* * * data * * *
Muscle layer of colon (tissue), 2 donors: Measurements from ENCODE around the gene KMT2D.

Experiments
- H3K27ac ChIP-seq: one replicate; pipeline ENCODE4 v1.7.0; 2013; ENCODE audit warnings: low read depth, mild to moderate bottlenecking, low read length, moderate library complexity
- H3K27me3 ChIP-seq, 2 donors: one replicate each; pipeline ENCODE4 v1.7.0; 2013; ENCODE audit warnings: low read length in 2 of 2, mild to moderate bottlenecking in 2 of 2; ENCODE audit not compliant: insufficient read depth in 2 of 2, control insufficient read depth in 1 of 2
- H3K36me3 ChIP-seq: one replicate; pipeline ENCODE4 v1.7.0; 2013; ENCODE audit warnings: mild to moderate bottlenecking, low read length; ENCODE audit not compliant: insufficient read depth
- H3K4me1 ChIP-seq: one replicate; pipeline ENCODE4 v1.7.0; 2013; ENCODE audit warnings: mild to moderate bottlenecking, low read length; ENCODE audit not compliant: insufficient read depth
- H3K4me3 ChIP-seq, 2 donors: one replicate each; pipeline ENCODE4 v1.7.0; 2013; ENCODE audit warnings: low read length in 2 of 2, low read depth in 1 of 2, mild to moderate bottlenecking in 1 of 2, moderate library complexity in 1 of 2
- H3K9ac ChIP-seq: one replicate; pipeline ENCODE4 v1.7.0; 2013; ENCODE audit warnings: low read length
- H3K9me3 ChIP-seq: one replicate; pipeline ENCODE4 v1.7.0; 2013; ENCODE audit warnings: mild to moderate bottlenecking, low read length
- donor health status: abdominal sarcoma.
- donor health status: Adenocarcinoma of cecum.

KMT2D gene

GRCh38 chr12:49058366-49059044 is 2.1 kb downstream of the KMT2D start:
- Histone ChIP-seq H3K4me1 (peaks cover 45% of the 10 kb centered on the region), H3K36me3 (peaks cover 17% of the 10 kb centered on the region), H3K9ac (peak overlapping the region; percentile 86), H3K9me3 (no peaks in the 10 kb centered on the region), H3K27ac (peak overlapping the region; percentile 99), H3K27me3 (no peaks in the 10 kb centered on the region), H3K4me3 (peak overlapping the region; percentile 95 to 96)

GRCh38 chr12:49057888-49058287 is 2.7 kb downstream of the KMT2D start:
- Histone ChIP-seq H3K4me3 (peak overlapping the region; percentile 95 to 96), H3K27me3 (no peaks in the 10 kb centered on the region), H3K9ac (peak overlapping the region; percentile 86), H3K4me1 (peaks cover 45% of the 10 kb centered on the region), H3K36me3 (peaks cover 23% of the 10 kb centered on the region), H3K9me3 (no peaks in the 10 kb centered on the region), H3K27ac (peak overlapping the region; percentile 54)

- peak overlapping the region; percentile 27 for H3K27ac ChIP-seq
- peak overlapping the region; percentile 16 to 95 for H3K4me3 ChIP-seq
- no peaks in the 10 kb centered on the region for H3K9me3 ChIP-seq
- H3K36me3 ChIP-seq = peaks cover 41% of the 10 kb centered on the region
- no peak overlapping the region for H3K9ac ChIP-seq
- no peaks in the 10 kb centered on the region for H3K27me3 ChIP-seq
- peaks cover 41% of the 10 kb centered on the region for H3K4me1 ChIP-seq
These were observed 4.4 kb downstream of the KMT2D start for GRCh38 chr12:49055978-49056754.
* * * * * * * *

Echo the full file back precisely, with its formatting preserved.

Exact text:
Muscle layer of colon (tissue), 2 donors: Measurements from ENCODE around the gene KMT2D.

Experiments
- H3K27ac ChIP-seq: one replicate; pipeline ENCODE4 v1.7.0; 2013; ENCODE audit warnings: low read depth, mild to moderate bottlenecking, low read length, moderate library complexity
- H3K27me3 ChIP-seq, 2 donors: one replicate each; pipeline ENCODE4 v1.7.0; 2013; ENCODE audit warnings: low read length in 2 of 2, mild to moderate bottlenecking in 2 of 2; ENCODE audit not compliant: insufficient read depth in 2 of 2, control insufficient read depth in 1 of 2
- H3K36me3 ChIP-seq: one replicate; pipeline ENCODE4 v1.7.0; 2013; ENCODE audit warnings: mild to moderate bottlenecking, low read length; ENCODE audit not compliant: insufficient read depth
- H3K4me1 ChIP-seq: one replicate; pipeline ENCODE4 v1.7.0; 2013; ENCODE audit warnings: mild to moderate bottlenecking, low read length; ENCODE audit not compliant: insufficient read depth
- H3K4me3 ChIP-seq, 2 donors: one replicate each; pipeline ENCODE4 v1.7.0; 2013; ENCODE audit warnings: low read length in 2 of 2, low read depth in 1 of 2, mild to moderate bottlenecking in 1 of 2, moderate library complexity in 1 of 2
- H3K9ac ChIP-seq: one replicate; pipeline ENCODE4 v1.7.0; 2013; ENCODE audit warnings: low read length
- H3K9me3 ChIP-seq: one replicate; pipeline ENCODE4 v1.7.0; 2013; ENCODE audit warnings: mild to moderate bottlenecking, low read length
- donor health status: abdominal sarcoma.
- donor health status: Adenocarcinoma of cecum.

KMT2D gene

GRCh38 chr12:49058366-49059044 is 2.1 kb downstream of the KMT2D start:
- Histone ChIP-seq H3K4me1 (peaks cover 45% of the 10 kb centered on the region), H3K36me3 (peaks cover 17% of the 10 kb centered on the region), H3K9ac (peak overlapping the region; percentile 86), H3K9me3 (no peaks in the 10 kb centered on the region), H3K27ac (peak overlapping the region; percentile 99), H3K27me3 (no peaks in the 10 kb centered on the region), H3K4me3 (peak overlapping the region; percentile 95 to 96)

GRCh38 chr12:49057888-49058287 is 2.7 kb downstream of the KMT2D start:
- Histone ChIP-seq H3K4me3 (peak overlapping the region; percentile 95 to 96), H3K27me3 (no peaks in the 10 kb centered on the region), H3K9ac (peak overlapping the region; percentile 86), H3K4me1 (peaks cover 45% of the 10 kb centered on the region), H3K36me3 (peaks cover 23% of the 10 kb centered on the region), H3K9me3 (no peaks in the 10 kb centered on the region), H3K27ac (peak overlapping the region; percentile 54)

- peak overlapping the region; percentile 27 for H3K27ac ChIP-seq
- peak overlapping the region; percentile 16 to 95 for H3K4me3 ChIP-seq
- no peaks in the 10 kb centered on the region for H3K9me3 ChIP-seq
- H3K36me3 ChIP-seq = peaks cover 41% of the 10 kb centered on the region
- no peak overlapping the region for H3K9ac ChIP-seq
- no peaks in the 10 kb centered on the region for H3K27me3 ChIP-seq
- peaks cover 41% of the 10 kb centered on the region for H3K4me1 ChIP-seq
These were observed 4.4 kb downstream of the KMT2D start for GRCh38 chr12:49055978-49056754.